Apres Velo T-shirts

The guys behind Apres Velo are passionate about bike riding and you’ll find this passion infuses all the clothing they design. Their t-shirts come in two basics shapes: semi-fitted with a crew neck or slim-fit with a round or v-neck. Designs range from “A Life to Behind Bars” to “Wheel Worship”, “Cycling Nuts”, “Shut Up Legs” and “True Religion”. All told there are over two dozen different t-shirt designs to choose from. Apres Velo also offer an undershirt, jackets and hoodies for men, plus a range of clothing for women.

RRP: $50 for all t-shirts.

More information on ApresVelo website.

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If you like to display your passion for bikes, then Apres Velo’s designs are likely to appeal. These t-shirts are constructed from a mid-weight fabric that is easy to wear, where the slim-fit t-shirts offer a slightly closer fit than the semi-fitted shirts.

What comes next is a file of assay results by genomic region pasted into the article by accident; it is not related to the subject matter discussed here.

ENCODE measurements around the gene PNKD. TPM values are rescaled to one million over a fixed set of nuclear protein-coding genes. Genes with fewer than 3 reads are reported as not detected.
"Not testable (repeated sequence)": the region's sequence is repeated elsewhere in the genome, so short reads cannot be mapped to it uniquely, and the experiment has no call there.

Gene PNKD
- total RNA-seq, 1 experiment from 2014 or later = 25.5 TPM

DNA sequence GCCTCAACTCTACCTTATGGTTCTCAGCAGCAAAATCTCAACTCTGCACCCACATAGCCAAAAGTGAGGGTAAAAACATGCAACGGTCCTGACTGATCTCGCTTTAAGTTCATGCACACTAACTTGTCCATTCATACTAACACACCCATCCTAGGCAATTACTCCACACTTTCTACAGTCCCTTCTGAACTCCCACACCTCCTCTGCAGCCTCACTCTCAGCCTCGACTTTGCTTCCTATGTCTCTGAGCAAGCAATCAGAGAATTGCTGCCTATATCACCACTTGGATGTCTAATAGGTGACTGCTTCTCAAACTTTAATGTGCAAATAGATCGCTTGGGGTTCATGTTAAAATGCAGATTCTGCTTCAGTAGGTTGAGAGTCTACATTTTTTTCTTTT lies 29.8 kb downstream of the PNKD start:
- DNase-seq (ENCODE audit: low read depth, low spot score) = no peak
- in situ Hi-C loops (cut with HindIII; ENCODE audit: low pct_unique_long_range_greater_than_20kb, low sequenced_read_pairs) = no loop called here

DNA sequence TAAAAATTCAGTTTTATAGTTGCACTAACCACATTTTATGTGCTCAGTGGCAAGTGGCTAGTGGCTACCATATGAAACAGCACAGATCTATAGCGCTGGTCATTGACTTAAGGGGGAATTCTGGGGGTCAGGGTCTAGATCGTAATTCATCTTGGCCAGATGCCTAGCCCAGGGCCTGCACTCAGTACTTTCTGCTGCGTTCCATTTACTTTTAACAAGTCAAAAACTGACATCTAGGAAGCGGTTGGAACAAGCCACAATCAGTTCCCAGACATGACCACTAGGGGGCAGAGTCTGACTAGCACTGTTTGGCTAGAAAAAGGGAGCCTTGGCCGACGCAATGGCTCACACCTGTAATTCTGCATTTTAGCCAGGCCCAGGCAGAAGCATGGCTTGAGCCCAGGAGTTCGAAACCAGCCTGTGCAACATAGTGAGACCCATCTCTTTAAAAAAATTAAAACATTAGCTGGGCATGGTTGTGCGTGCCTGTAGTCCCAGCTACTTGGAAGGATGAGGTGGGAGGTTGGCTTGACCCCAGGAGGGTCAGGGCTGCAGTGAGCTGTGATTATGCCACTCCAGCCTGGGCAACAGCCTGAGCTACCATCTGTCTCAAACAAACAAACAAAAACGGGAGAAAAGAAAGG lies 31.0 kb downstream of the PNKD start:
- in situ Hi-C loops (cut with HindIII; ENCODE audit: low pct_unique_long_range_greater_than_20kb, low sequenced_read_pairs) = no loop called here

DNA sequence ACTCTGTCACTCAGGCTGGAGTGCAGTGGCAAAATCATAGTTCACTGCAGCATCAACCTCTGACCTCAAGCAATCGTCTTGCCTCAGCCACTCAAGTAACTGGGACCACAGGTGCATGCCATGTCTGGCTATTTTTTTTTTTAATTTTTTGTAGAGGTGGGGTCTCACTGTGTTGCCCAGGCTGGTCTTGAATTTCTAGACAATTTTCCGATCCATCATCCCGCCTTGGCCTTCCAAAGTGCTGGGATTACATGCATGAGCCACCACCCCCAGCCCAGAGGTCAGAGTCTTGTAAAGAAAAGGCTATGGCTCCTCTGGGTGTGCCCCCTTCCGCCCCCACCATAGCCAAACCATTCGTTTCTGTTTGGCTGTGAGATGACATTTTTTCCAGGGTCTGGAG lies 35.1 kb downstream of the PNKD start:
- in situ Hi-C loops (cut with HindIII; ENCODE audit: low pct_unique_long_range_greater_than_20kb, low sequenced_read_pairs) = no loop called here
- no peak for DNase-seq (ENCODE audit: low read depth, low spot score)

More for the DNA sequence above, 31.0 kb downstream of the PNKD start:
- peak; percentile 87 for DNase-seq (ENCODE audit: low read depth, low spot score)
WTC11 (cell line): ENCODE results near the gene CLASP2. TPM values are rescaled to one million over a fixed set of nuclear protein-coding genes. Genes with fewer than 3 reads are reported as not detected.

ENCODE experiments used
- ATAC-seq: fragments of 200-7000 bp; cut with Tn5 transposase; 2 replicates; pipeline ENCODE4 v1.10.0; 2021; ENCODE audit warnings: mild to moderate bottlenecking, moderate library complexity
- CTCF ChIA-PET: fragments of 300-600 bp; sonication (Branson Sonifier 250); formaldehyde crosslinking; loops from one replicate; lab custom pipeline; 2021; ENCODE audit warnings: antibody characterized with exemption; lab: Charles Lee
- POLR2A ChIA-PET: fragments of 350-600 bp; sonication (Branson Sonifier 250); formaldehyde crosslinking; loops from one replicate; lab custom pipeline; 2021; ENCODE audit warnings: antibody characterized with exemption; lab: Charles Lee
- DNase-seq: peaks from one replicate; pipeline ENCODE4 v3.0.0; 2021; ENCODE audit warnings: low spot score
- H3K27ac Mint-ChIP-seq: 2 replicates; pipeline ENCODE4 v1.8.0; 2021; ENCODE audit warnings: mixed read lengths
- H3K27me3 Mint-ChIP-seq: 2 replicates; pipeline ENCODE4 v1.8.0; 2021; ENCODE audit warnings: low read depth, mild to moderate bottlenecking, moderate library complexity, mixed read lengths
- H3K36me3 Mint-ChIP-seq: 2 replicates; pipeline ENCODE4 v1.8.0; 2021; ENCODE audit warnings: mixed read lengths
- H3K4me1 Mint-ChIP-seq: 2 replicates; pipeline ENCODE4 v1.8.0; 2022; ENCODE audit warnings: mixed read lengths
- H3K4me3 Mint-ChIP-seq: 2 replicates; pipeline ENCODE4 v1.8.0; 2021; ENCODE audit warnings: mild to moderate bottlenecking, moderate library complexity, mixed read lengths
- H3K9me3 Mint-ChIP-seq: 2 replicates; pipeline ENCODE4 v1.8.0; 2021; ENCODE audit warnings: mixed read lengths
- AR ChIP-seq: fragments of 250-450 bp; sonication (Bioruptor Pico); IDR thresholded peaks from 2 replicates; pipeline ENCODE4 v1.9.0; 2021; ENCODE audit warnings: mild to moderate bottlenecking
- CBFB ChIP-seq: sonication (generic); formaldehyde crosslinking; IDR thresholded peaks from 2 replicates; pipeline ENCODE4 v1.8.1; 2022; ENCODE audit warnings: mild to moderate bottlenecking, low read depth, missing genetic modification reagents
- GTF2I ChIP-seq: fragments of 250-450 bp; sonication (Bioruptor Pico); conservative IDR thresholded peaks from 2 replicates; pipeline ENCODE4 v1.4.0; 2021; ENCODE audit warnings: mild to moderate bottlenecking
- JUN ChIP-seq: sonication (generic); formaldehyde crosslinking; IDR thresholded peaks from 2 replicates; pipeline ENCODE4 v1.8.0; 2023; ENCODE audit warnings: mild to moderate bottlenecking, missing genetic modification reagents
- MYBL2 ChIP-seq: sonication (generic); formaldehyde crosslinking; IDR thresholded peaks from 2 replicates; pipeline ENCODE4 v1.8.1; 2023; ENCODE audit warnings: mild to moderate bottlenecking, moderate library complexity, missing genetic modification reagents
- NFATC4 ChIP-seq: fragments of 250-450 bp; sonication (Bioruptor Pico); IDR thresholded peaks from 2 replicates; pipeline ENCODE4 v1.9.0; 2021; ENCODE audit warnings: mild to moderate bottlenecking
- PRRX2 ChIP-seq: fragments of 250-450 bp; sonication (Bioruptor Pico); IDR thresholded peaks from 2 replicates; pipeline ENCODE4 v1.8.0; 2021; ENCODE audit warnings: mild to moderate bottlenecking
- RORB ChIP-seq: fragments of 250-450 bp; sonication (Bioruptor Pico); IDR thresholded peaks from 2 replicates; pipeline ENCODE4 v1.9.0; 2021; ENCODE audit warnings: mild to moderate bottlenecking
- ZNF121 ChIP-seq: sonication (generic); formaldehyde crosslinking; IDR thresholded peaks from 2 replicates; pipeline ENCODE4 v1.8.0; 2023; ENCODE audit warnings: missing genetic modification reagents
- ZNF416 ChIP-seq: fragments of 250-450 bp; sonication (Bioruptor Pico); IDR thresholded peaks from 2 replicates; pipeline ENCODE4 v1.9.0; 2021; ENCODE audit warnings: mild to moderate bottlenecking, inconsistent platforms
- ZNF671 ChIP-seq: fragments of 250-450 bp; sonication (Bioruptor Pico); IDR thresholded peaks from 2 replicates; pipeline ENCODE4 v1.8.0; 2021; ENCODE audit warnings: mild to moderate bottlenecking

The seams appear to be finished with a great deal of care and overall each t-shirt has a high-quality look and feel. There are plenty of enticements to be found should you visit their website, plus keep an eye out for their new range of cycling wear and merino tops.

Personalized Team Sky Replica Jersey & Team Sky Pro Bib Shorts

Based on Rapha’s popular ProTeam jersey, the main body of the jersey is made from a breathable performance fabric, while the side panels use a more open mesh to help regulate body temperature. The side panels ensure a good fit and also help keep the jersey’s pockets stable when loaded.

The jersey has three large cargo pockets, as well as a vertical zipped valuables pocket. The left arm features a contrast Sky blue armband, while the rear of the jersey features Team Sky’s distinctive central blue stripe.